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No. 1 Best Seller on December 7, 2014.
There Was a Little Girl: The Real Story of My Mother and Me
Actress and author of the New York Times bestseller Down Came the Rain, Brooke Shields, explores her relationship with her unforgettable mother, Teri, in her new memoir.

Brooke Shields never had what anyone would consider an ordinary life. She was raised by her Newark-tough single mom, Teri, a woman who loved the world of show business and was often a media sensation all by herself. Brooke's iconic modeling career began by chance when she was only eleven months old, and Teri's skills as both Brooke's mother and manager were formidable. But in private she was troubled and drinking heavily.

As Brooke became an adult the pair made choices and sacrifices that would affect their relationship forever. And when Brooke's own daughters were born she found that her experience as a mother was shaped in every way by the woman who raised her. But despite the many ups and downs, Brooke was by Teri's side when she died in 2012, a loving daughter until the end.

Only Brooke knows the truth of the remarkable, difficult, complicated woman who was her mother. And now, in an honest, open memoir about her life growing up, Brooke will reveal stories and feelings that are relatable to anyone who has been a mother or daughter.
release date: Jan 01, 2008
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No. 1 Best Seller on October 5, 2014.
What to Expect When You're Expecting
Announcing a brand new, cover-to-cover revision of America's pregnancy bible. What to Expect When You're Expecting is a perennial New York Times bestseller and one of USA Today's 25 most influential books of the past 25 years. It's read by more than 90% of pregnant women who read a pregnancy book--the most iconic, must-have book for parents-to-be, with over 14.5 million copies in print.

Now comes the Fourth Edition, a new book for a new generation of expectant moms--featuring a new look, a fresh perspective, and a friendlier-than-ever voice. It's filled with the most up-to-date information reflecting not only what's new in pregnancy, but what's relevant to pregnant women. Heidi Murkoff has rewritten every section of the book, answering dozens of new questions and including loads of new asked-for material, such as a detailed week-by-week fetal development section in each of the monthly chapters, an expanded chapter on pre-conception, and a brand new one on carrying multiples. More comprehensive, reassuring, and empathetic than ever, the Fourth Edition incorporates the most recent developments in obstetrics and addresses the most current lifestyle trends (from tattooing and belly piercing to Botox and aromatherapy). There's more than ever on pregnancy matters practical (including an expanded section on workplace concerns), physical (with more symptoms, more solutions), emotional (more advice on riding the mood roller coaster), nutritional (from low-carb to vegan, from junk food–dependent to caffeine-addicted), and sexual (what's hot and what's not in pregnant lovemaking), as well as much more support for that very important partner in parenting, the dad-to-be.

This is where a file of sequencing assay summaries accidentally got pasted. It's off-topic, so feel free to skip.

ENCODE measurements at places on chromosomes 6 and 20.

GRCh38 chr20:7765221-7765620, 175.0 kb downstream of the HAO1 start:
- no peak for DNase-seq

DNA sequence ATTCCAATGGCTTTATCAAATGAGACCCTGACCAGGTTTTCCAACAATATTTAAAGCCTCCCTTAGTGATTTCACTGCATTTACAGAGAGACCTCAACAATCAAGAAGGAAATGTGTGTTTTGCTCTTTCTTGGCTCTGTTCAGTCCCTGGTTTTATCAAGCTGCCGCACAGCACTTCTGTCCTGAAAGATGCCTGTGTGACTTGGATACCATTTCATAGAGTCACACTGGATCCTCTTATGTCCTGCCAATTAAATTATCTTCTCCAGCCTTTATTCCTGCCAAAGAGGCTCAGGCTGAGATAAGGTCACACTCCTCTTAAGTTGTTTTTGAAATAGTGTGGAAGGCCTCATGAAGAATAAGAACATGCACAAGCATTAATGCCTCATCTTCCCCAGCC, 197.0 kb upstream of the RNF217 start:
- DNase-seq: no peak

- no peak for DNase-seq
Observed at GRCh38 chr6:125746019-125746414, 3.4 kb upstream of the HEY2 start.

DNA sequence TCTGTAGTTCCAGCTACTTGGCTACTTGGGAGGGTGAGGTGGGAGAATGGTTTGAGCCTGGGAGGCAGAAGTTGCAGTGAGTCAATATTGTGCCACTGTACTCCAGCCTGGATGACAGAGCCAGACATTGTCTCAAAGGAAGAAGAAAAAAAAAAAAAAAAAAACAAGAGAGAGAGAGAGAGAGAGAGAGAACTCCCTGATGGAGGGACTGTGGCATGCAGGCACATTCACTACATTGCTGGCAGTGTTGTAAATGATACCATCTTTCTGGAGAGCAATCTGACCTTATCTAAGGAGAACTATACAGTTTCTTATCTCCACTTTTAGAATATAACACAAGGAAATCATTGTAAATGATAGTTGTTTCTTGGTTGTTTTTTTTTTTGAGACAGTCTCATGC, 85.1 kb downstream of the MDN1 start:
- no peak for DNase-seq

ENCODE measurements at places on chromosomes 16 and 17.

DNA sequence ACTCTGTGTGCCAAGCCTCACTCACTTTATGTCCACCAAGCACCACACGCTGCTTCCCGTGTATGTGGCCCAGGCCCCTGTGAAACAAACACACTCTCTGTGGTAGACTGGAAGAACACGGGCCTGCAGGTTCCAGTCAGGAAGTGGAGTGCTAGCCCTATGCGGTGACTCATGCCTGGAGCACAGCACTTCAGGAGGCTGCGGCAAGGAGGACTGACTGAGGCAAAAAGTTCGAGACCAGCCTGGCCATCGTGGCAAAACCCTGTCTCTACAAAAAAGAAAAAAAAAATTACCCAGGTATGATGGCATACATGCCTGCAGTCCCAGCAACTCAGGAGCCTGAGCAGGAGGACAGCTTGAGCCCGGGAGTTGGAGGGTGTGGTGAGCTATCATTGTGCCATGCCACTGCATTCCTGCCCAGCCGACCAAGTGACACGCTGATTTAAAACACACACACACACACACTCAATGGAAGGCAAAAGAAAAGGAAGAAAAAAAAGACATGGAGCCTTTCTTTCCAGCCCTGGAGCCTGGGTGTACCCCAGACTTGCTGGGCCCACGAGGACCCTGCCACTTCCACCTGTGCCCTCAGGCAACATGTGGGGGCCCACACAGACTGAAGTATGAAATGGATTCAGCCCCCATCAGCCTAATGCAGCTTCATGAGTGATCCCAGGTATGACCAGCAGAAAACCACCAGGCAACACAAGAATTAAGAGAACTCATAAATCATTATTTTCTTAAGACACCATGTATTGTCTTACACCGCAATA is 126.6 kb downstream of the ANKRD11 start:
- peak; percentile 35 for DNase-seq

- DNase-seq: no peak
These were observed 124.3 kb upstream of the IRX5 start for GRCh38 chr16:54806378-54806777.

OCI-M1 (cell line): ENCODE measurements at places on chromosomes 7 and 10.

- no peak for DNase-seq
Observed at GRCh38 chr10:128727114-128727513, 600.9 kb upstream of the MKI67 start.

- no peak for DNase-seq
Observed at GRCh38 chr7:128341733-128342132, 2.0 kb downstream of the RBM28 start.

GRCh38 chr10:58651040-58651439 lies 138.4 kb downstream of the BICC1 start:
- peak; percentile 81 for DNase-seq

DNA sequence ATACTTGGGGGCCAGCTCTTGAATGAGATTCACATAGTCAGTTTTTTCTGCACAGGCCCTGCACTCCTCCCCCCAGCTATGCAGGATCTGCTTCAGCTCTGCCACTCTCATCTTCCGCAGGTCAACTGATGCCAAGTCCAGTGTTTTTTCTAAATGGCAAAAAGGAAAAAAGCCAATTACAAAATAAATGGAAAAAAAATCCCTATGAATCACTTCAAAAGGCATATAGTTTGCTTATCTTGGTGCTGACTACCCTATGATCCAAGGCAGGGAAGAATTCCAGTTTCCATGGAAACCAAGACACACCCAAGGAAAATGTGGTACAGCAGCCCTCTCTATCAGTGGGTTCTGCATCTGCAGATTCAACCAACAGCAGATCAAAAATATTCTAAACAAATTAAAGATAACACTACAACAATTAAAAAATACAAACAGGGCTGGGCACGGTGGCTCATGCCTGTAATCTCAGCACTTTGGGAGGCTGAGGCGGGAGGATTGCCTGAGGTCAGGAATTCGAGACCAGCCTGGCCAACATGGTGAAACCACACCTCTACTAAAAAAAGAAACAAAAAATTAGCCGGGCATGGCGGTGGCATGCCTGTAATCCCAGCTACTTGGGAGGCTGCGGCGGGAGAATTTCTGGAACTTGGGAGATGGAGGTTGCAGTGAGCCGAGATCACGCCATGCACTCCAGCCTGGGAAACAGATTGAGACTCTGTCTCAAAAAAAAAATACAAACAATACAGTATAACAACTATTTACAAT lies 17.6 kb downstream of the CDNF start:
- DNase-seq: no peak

Overflowing with tips, helpful hints, and humor (a pregnant woman's best friend), this new edition is more accessible and easier to use than ever before. It's everything parents-to-be have come to expect from What to Expect... only better.

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No. 1 Best Seller on September 7, 2014.
The Glass Castle
Jeannette Walls grew up with parents whose ideals and stubborn nonconformity were both their curse and their salvation. Rex and Rose Mary Walls had four children. In the beginning, they lived like nomads, moving among Southwest desert towns, camping in the mountains. Rex was a charismatic, brilliant man who, when sober, captured his children's imagination, teaching them physics, geology, and above all, how to embrace life fearlessly. Rose Mary, who painted and wrote and couldn't stand the responsibility of providing for her family, called herself an "excitement addict." Cooking a meal that would be consumed in fifteen minutes had no appeal when she could make a painting that might last forever.

Later, when the money ran out, or the romance of the wandering life faded, the Walls retreated to the dismal West Virginia mining town -- and the family -- Rex Walls had done everything he could to escape. He drank. He stole the grocery money and disappeared for days. As the dysfunction of the family escalated, Jeannette and her brother and sisters had to fend for themselves, supporting one another as they weathered their parents' betrayals and, finally, found the resources and will to leave home.

What is so astonishing about Jeannette Walls is not just that she had the guts and tenacity and intelligence to get out, but that she describes her parents with such deep affection and generosity. Hers is a story of triumph against all odds, but also a tender, moving tale of unconditional love in a family that despite its profound flaws gave her the fiery determination to carve out a successful life on her own terms.

For two decades, Jeannette Walls hid her roots. Now she tells her own story. A regular contributor to MSNBC.com, she lives in New York and Long Island and is married to the writer John Taylor.